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J Knee Surg. 2012 Jul;25(3):179-86.

The use of scaffolds in the treatment of osteochondral lesions in the knee: current concepts and future trends.

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1
Department of Orthopaedic Surgery and Traumatology, Ghent University Hospital, Ghent, Belgium.

Abstract

Long after the first reports on human autologous chondrocyte implantation (ACI) by Brittberg in 1994, the development of a so-called optimal technology for osteochondral tissue regeneration is still one of the most challenging issues in knee surgery. Although the short- and intermediate-term results of ACI appear to be favorable, resources are being directed toward scaffold research to improve the technology. Scaffolds used for osteochondral repair may be either cell or noncell-based before its implantation in the knee. The characteristics that make scaffolds optimal for clinical use are that they be biocompatible, biodegradable, permeable, reproducible, mechanically stable, noncytotoxic, and capable of serving as a temporary support for the cells while allowing for eventual replacement by matrix components synthesized by the implanted cells. There is a growing interest in noncell and last-minute cell seeding technologies since they allow for a one-step surgery eliminating the morbidity and necessity of a previous chondral biopsy. Although clinical and histological results from many, already clinically available scaffolds seem to be promising, improvements throughout these technologies and the developments of new ones are still necessary to obtain a more efficient biological response as well as to improve the implant's stability. Moreover, as the understanding of interactions between articular cartilage and subchondral bone continues to evolve, increased attention should be directed at treatment options for the entire osteochondral unit, rather than focusing on the articular surface only.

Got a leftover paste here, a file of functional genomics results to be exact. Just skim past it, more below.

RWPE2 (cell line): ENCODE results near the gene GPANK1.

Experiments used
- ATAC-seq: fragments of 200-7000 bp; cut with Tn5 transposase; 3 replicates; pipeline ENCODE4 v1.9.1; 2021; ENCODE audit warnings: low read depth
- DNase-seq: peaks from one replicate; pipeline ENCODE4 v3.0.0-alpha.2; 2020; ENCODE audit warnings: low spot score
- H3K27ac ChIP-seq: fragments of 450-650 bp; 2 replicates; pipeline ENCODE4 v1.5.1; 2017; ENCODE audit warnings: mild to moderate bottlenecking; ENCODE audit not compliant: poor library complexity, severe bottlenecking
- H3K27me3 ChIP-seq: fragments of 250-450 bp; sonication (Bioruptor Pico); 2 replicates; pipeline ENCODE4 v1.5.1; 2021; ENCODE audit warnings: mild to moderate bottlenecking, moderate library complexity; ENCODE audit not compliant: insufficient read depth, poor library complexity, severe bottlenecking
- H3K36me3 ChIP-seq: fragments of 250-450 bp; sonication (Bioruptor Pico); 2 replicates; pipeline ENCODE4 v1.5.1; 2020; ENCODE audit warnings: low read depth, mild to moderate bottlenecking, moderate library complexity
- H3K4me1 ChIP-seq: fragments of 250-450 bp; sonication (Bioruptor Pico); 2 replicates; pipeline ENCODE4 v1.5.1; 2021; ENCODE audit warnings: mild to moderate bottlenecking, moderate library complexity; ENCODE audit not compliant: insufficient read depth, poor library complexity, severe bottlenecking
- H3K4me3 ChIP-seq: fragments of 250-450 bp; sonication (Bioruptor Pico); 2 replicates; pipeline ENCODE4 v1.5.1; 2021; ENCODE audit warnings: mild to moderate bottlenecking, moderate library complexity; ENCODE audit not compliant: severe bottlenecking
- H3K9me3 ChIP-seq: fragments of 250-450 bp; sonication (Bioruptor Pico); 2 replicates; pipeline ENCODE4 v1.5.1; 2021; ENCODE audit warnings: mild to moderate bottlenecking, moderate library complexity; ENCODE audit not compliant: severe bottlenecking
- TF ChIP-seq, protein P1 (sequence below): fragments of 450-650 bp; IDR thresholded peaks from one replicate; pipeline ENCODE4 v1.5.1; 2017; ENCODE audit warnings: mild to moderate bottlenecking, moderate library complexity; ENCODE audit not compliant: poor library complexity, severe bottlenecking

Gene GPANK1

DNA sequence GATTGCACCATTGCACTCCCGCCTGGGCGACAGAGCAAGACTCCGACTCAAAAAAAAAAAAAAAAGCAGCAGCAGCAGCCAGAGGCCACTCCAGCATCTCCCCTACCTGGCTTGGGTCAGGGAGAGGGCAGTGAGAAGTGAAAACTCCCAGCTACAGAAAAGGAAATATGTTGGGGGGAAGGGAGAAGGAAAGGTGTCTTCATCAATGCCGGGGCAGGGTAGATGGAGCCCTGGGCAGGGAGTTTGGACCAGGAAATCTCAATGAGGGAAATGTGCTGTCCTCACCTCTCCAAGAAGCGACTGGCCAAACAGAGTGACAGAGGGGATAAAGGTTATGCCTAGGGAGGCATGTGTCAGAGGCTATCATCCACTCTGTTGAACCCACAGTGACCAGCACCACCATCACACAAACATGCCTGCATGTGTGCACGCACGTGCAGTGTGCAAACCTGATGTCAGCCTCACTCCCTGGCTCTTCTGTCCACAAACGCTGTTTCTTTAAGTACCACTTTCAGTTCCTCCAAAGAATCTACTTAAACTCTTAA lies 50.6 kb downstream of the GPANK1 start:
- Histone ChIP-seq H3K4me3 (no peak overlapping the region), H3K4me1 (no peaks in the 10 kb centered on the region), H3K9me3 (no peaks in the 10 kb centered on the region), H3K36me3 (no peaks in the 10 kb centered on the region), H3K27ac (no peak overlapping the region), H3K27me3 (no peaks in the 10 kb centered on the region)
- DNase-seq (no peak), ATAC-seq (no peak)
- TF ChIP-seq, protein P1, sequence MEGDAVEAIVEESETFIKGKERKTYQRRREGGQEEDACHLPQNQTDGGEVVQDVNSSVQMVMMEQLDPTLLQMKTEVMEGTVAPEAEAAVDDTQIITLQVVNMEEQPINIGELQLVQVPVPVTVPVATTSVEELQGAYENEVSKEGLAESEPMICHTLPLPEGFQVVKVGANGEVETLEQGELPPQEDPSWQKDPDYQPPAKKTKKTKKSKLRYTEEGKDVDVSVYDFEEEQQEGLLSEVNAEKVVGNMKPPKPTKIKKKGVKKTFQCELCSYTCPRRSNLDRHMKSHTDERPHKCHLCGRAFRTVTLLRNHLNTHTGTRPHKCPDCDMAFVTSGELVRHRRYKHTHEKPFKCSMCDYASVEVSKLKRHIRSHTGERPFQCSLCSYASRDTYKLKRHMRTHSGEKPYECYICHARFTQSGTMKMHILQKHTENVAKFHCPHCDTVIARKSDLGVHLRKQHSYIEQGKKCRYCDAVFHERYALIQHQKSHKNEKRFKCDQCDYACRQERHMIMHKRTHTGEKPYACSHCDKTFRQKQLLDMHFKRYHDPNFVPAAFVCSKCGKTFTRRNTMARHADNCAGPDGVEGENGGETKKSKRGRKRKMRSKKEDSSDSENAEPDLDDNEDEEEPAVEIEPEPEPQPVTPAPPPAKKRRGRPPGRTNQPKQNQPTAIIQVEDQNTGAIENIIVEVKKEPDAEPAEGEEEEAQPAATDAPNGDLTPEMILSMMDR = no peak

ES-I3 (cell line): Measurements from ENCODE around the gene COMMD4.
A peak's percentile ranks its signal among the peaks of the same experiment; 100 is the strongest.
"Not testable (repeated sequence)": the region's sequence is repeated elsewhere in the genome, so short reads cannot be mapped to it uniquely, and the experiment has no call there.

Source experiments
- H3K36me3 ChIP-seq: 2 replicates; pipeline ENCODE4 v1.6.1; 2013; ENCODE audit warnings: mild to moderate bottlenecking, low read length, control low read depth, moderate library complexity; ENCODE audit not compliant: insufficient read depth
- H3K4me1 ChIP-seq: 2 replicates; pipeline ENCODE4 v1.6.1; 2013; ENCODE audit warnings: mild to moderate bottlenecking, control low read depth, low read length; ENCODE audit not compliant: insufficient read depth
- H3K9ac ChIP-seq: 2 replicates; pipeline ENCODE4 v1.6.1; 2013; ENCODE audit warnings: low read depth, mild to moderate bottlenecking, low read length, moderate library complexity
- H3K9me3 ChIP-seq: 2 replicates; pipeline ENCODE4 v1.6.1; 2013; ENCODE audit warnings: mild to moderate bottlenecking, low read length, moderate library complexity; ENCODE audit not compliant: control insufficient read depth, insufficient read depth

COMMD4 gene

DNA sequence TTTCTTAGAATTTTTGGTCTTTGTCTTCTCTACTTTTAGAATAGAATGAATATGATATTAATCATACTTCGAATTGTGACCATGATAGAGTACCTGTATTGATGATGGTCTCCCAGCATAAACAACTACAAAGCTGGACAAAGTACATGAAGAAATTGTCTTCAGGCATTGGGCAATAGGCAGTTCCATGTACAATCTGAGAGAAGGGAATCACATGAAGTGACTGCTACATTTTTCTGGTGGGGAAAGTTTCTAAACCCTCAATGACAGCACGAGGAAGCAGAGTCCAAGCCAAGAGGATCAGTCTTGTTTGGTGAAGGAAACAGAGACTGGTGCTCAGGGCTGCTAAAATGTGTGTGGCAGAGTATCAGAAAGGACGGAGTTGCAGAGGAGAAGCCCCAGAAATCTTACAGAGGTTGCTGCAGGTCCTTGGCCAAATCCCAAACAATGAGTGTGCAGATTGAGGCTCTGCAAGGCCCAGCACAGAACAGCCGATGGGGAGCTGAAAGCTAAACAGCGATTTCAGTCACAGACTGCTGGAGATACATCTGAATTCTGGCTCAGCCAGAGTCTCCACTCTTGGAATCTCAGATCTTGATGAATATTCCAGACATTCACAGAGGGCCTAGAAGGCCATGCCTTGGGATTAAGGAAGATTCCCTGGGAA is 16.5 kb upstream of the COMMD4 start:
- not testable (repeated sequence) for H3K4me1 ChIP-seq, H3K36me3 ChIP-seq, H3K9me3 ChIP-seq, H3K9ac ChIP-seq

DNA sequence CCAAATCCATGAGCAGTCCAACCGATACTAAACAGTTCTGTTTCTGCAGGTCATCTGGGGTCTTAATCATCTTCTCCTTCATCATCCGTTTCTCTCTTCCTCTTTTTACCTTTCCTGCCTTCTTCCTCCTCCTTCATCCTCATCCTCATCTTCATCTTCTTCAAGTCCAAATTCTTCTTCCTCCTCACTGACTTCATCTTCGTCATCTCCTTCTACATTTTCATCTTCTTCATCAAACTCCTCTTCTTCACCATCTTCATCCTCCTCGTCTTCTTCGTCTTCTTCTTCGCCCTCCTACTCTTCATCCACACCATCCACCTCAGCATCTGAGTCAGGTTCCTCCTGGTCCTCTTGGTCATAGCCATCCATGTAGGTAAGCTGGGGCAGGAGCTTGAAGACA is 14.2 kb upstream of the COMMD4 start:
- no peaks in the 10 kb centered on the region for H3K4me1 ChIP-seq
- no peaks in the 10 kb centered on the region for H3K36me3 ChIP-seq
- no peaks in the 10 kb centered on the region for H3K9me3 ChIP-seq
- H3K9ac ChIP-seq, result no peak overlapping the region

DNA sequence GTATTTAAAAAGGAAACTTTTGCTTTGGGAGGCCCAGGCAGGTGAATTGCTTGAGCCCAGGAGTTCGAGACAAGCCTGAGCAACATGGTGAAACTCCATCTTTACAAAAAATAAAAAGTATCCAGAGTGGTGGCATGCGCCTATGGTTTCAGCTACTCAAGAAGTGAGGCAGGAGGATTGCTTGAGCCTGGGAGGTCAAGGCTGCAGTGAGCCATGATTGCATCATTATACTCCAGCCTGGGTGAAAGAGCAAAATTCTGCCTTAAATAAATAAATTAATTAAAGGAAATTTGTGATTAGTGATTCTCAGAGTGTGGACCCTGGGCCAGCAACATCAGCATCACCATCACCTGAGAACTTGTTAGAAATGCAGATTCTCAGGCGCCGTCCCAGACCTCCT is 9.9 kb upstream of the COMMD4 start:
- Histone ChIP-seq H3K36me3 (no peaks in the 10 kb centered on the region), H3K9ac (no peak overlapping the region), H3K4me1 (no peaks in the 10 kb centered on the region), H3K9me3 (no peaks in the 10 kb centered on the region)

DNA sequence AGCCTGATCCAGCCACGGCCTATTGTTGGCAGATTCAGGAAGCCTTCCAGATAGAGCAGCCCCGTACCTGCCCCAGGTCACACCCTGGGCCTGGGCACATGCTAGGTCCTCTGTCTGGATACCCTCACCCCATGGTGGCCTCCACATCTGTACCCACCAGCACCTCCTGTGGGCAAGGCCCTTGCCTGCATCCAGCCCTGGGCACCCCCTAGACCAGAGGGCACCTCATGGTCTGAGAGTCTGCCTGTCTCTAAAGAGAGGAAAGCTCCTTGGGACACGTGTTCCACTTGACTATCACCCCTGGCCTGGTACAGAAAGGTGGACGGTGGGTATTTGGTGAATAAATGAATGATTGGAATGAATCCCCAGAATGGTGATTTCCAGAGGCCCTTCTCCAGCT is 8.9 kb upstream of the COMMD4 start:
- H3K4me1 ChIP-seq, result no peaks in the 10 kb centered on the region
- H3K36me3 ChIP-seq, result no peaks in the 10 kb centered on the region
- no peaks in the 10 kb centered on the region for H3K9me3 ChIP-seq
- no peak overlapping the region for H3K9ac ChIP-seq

PMID:
23057136
[Indexed for MEDLINE]
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